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Treatment of knee joint injuries

The knee joint is the largest joint in the human body. Located as it is between the two longest bones of the body (the thigh bone and the shin bone), it is susceptible to injuries. In the knee joint, there are two meniscus (an inner and an outer one). These function as padding or ‘shock absorbers’ between the bones. Four ligaments keep the joint stable. The anterior cruciate ligament (ACL) is, together with the medial and lateral collateral ligaments, the most commonly injured ligament of the knee. 

ACL injuries can cause pain, knee failure symptoms, swelling and knee laxity. The knee is most commonly injured during sports such as ball games, snowboarding or martial arts. Knee injuries can also occur when a person misses a step or slips, or even at home. Some knee injuries are also caused by overstraining.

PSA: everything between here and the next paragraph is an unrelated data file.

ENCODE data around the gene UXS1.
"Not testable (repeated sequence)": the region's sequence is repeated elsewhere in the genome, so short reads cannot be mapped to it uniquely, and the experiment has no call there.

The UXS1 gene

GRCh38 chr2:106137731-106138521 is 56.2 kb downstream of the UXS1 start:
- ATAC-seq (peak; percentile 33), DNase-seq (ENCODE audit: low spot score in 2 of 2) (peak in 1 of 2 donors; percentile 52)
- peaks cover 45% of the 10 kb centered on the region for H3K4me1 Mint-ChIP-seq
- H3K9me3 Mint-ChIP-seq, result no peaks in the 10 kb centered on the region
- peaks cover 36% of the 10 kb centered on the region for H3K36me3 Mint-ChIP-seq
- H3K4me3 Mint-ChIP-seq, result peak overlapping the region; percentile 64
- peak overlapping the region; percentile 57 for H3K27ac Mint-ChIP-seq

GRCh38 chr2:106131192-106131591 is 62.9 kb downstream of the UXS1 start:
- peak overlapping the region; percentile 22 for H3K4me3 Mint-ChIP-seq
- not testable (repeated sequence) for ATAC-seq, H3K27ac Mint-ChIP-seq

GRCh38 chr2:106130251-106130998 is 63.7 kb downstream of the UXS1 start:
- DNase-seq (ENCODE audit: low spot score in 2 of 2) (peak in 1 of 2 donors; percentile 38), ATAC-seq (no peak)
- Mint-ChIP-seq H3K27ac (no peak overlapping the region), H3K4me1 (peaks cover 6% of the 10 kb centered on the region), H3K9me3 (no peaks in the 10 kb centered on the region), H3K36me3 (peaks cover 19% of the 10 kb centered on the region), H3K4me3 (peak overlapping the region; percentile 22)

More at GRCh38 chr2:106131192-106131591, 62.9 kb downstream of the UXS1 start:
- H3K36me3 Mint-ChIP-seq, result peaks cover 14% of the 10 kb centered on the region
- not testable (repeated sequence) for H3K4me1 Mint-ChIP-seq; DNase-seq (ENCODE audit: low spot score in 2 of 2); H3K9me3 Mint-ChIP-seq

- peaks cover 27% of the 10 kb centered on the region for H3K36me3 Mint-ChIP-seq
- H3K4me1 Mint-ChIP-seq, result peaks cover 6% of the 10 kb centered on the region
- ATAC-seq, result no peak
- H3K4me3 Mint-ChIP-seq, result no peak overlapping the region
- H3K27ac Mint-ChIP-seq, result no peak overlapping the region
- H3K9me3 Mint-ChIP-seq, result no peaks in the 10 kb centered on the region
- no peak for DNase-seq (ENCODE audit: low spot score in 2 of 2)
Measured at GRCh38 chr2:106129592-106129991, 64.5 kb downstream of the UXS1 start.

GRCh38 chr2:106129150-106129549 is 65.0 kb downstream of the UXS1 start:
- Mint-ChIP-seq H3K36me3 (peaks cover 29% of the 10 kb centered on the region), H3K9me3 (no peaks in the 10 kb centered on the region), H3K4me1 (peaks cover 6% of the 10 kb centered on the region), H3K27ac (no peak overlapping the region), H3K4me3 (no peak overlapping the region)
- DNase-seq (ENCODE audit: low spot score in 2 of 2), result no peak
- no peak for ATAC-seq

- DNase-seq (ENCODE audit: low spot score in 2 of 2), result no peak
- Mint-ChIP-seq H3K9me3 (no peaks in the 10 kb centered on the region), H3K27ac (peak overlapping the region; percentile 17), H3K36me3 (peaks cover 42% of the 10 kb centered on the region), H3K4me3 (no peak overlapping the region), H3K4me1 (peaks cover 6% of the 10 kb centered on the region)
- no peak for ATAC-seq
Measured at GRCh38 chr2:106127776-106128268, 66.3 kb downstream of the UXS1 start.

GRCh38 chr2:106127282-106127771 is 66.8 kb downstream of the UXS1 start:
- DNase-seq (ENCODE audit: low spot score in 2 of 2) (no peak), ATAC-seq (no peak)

Our specialists in knee and sports injuries determine the exact cause of the problem and carefully examine the knee by feeling, bending and gently twisting it. In many cases, X-rays are needed. These can be taken during the same appointment. An MRI scan can reveal the underlying cause of the symptoms, e.g. meniscus, cartilage or ligament damage. In many cases, the problem can be diagnosed and the treatment planned during the first visit.

Mild and temporary pain does not usually require any action, but pain that is bad enough to cause a limp as well as other symptoms such as swelling, movement restriction, locked knee or knee failure should be investigated and treated. Elevation, ice packs and anti-inflammatory painkillers can be used to relieve the initial swelling and pain. In the case of some injuries, the situation can be monitored for a couple of weeks before any further action is taken. Some injuries require surgical treatment, for instance keyhole surgery.

Rehabilitation is an important part of the treatment of knee injuries. After the operation, the patient is given detailed instructions and guidance on how to move correctly and safely. In some cases, special types of rehabilitation, such as aquatic physiotherapy, are used in cooperation with a physiotherapist.